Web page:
10-Year-Old Brain Cancer Survivor and His Dad Create ‘Little Hands’ Basketball Program for Children

10-Year-Old Brain Cancer Survivor and His Dad Create ‘Little Hands’ Basketball Program for Children

Ryan Rasul and his father, Harold Rasul, are making a difference in their community in Ohio by starting a youth basketball program named “Little Hands,” following the 10-year-old’s battle with brain cancer. 

Cleveland’s WKYC reported that Ryan was first diagnosed with ependymoma in 2014 after a tumor was found in his brain. Cedars-Sinai describes ependymoma as a cancerous tumor that “starts in the brain or spinal cord” and can occur in children and adults.  

Those individuals diagnosed with ependymoma can experience various symptoms, depending on where the tumor is found. The list includes seizures, headaches, and mobility issues, to name a few. There are numerous ways to treat ependymoma, such as surgery and radiation therapy.

Following Ryan’s diagnosis, the 5th grader underwent three brain surgeries. Since the operation, Ryan has flourished in his personal life. He also joined forces with his father, using their love for basketball to teach the youth at Citizens Academy Southeast.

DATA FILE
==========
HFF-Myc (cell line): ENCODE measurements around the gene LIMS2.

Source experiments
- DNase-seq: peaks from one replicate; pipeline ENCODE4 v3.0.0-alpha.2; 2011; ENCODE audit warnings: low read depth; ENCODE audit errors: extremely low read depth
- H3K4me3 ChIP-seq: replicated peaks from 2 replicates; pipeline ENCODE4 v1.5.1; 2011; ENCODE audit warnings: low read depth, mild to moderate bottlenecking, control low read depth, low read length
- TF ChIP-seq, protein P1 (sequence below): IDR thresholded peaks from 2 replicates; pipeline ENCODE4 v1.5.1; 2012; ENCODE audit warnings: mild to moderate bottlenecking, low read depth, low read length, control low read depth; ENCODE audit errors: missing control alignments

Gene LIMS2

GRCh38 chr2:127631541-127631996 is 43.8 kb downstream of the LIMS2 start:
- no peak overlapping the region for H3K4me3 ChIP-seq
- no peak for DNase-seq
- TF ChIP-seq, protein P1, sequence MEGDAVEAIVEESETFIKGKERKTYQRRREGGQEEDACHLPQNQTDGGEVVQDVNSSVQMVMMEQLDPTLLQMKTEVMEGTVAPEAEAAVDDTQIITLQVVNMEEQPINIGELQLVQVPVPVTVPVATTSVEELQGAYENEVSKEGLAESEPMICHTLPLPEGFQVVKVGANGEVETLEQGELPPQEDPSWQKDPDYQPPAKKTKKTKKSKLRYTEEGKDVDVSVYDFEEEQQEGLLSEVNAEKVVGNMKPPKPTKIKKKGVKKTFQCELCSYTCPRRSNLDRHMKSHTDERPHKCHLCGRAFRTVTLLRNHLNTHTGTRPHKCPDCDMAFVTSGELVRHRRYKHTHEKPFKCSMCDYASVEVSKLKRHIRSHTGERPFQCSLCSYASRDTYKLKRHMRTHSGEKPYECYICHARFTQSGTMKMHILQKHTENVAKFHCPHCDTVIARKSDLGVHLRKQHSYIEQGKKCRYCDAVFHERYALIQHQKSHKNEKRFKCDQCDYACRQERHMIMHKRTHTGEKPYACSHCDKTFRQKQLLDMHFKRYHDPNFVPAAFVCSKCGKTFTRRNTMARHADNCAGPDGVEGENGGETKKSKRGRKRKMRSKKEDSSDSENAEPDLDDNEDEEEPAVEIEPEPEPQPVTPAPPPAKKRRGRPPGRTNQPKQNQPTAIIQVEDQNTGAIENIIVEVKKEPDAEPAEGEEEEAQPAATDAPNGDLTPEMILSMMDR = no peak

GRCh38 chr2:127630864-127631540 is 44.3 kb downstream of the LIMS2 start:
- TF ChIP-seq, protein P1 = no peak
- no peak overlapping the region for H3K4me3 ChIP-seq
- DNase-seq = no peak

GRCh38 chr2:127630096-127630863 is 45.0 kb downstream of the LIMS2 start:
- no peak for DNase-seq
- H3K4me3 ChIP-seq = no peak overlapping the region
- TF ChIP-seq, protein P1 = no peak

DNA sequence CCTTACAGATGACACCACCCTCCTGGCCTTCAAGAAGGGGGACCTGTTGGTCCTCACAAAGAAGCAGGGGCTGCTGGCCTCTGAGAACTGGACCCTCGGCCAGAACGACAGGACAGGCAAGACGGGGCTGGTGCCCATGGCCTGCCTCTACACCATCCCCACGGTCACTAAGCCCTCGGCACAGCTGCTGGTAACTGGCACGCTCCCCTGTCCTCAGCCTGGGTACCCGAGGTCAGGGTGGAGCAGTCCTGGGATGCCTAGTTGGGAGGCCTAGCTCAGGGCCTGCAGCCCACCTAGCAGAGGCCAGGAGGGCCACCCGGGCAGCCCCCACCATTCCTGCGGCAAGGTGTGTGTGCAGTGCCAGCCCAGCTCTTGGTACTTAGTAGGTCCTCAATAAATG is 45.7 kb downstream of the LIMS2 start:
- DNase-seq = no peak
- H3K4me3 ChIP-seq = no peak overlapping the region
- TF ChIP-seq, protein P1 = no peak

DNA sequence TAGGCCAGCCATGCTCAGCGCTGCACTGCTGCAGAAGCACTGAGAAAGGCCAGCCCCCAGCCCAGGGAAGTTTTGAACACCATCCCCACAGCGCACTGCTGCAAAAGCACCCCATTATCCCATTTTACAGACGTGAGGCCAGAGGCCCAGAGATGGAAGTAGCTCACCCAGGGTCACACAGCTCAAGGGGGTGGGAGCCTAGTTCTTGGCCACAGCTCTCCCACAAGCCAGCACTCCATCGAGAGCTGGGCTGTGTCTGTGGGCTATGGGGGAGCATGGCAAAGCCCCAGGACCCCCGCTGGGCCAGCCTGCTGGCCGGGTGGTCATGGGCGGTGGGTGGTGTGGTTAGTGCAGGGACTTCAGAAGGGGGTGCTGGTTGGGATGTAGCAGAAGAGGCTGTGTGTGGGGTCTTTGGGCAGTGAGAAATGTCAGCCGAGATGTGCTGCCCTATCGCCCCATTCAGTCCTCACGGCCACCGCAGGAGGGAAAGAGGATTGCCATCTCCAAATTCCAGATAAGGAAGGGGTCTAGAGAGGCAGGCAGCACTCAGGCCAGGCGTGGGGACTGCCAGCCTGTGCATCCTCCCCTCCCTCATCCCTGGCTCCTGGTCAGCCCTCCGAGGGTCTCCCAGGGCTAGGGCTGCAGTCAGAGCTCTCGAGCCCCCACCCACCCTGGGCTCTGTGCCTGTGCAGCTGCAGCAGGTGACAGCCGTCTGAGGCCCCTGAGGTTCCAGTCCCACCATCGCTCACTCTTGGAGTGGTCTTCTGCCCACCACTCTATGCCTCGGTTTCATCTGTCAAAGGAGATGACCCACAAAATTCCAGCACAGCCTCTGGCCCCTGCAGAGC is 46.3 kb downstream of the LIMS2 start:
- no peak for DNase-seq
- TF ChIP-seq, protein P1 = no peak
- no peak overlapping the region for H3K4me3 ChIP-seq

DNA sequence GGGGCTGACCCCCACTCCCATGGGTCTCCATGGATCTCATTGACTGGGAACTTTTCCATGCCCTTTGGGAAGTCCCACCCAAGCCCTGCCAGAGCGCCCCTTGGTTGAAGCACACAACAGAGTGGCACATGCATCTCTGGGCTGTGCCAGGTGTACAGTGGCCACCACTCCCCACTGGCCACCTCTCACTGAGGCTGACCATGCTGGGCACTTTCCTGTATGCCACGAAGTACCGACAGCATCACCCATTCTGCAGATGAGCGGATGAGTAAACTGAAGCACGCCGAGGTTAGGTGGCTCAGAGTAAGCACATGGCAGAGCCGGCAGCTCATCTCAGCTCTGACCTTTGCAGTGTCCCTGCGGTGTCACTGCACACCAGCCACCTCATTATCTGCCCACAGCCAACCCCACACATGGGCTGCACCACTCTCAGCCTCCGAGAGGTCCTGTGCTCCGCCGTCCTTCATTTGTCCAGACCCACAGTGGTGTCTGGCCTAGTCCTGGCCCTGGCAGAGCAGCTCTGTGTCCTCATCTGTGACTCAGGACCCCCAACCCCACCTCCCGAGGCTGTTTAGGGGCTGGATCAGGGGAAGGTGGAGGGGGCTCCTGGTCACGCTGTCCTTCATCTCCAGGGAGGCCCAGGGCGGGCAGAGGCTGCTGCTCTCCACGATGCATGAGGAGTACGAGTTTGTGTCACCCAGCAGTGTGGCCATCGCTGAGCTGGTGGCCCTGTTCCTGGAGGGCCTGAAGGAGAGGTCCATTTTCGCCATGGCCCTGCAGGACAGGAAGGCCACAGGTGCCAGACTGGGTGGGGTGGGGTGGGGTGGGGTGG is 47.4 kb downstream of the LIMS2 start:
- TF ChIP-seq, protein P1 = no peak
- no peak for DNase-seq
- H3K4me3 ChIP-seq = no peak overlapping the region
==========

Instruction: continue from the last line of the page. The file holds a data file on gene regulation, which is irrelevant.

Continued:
On January 7, during an interview with NBC News, Ryan shared what he thought was the best part of being a leader. He said, “My favorite part about being a coach is inspiring other people to pursue their dreams.”

When asked if his story inspired the creation of the program, Ryan explained, “It’s definitely a driving force, and I have to be on my best behavior at all times so [that] I could be a good leader, and the kids could look up to me.”

Further in the discussion, Harold expressed that “it means a lot” to have Ryan following in his footsteps with coaching. He added that this experience would help Ryan understand his purpose and value in life.

When asked how he feels seeing how excited the children are to be a part of the team, Ryan said, “It’s heartwarming. Every time I feel discouraged, or if I feel angry, I just think about those kids that are looking up to me.